It's no exaggeration to say Minnesotans and Wisconsinites have endured Antarctic-like temperatures this past week.
According to the Australian Government's Antarctic Division, low winter temperatures on the icy continent can dive to minus-40 degrees.
Local residents in Wisconsin and Minnesota saw temperatures within striking distance of those numbers these past few days.
With average temperatures frozen between minus-20 and minus-30 degrees and wind chills plunging to the minus-40s and minus-50s, staying safe and warm was a top priority for local workers who had to endure the cold to keep others safe and warm.
Dan Thom, owner of Ellsworth-based Melstrom Towing, said his 24-hour business plowed through the extreme weather and found itself predictably busy.
"We've had just a tremendous amount of calls," Thom said in a recent phone interview.
He was answering nearly 98 calls Tuesday, Jan. 29, with 75 more coming in the next morning. Many of his calls originated from all over Pierce County as well as St. Croix County and Minnesota cities like St. Paul and Rochester.
Thom said many issues people were encountering were slippery spots where their bald tires failed the test.
"(People who are) in the ditch, tires are their big issues. Their tires are just about completely smooth," Thom said. "Do not drive around in these conditions on cruise control. A little hill or corner, if that one tire is on ice, the cruise control don't know any better and will speed up. They don't realize their tires are spinning."
Thom said he also tended to many dead car batteries.
"I've had batteries this morning that are like 8 or 9 years old," Thom said. "I tell them, your battery lasts maybe 5 years at most. They think it should last the life of the car."
Unlike many who experienced car failure, Thom said his crew's equipment and gear held up well in the cold and had no problems.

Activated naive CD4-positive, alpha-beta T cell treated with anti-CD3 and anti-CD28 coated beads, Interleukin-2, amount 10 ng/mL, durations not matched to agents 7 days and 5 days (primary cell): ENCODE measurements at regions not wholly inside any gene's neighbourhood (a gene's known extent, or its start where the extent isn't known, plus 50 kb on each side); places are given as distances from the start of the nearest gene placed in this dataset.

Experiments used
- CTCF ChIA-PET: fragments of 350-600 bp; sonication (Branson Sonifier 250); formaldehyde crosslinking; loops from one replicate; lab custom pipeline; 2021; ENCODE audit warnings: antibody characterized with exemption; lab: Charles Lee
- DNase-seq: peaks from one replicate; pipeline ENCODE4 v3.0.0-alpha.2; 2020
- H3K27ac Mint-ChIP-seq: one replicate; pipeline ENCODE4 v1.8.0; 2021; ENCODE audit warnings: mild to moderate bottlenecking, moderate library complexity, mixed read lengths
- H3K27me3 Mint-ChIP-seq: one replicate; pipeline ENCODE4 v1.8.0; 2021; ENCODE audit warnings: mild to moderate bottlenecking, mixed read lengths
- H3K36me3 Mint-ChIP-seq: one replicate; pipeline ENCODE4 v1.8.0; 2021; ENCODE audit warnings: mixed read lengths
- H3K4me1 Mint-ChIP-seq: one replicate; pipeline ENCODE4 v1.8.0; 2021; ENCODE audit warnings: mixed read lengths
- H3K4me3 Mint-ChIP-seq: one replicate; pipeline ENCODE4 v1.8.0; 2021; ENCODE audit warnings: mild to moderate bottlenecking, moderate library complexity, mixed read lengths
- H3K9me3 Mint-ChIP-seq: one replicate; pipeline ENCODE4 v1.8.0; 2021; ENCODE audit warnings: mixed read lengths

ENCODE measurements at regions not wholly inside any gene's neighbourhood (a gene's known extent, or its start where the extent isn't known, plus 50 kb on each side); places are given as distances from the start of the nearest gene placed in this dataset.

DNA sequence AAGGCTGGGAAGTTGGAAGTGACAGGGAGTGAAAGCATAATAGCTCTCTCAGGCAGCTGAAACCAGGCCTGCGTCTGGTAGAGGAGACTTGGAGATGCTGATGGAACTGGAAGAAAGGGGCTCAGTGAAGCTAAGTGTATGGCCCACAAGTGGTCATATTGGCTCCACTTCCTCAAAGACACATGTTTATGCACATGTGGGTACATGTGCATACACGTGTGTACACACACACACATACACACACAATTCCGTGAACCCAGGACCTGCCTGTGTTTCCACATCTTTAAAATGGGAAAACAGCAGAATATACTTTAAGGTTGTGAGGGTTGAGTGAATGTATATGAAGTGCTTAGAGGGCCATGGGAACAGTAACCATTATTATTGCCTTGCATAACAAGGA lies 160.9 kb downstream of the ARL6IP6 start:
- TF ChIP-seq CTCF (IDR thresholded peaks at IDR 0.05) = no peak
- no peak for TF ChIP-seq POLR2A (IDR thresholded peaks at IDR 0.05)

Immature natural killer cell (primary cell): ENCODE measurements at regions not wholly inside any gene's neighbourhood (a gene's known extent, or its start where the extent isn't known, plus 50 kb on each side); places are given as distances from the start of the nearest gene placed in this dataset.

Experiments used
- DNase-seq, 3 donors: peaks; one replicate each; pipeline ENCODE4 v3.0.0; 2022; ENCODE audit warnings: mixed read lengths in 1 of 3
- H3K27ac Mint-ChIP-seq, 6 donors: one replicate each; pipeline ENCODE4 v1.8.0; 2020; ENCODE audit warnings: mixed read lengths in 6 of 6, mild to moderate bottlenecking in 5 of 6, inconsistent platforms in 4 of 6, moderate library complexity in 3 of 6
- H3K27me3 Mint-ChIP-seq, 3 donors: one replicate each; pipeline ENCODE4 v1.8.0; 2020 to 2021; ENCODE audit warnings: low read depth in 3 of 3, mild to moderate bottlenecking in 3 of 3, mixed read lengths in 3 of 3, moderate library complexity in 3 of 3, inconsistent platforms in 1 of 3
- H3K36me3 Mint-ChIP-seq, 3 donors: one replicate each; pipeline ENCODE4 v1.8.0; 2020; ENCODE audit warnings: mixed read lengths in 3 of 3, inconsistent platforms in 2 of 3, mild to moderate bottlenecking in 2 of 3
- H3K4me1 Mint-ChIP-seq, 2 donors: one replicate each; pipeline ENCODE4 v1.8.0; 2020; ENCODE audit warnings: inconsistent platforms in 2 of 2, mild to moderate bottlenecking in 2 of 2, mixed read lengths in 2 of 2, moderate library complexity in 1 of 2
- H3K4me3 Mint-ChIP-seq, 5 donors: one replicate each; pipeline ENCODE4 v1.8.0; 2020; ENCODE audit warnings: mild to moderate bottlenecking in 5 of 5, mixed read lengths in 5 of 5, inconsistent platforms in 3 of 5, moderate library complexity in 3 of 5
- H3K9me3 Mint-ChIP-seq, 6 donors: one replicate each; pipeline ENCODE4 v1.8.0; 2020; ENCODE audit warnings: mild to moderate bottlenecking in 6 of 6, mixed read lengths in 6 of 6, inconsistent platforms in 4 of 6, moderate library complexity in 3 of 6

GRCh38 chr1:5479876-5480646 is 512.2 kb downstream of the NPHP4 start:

"Our gear has to be good," Thom added with a chuckle.
Other workers like Pierce Pepin Cooperative Services linemen tended to more unlucky drivers in the wicked cold.
"There were minor incidents where crews have had to go out," Vice President of Electrical Operations Brad Ristow said. "Both were car versus pole and car versus guy-wire."
One incident on Tuesday afternoon caused a large area of people to go without power along Highway 63 near the Bay City and Hager City areas.
Work is slower in these temperatures, Ristow said, but he told his linemen to keep safety first.
"If a lineman felt that they needed to take an extra pickup in case there's a breakdown or something like that so they had heat, or if he felt that it was a larger outage, normally we would run two, but we could take another crew," Ristow said. "He should go ahead so they could get in the truck, warm up and work in a timely manner."
When workers were not on call, Ristow said he kept them inside completing inventory and maintenance on vehicles.
"We've been hanging out doing inside stuff that we need to deal with too, trying to keep the men warm," Ristow said.
Keeping warm will hopefully be easier this weekend, with temperatures expected to rise nearly 50 degrees to a whopping high in the upper 30s according to the National Weather Service.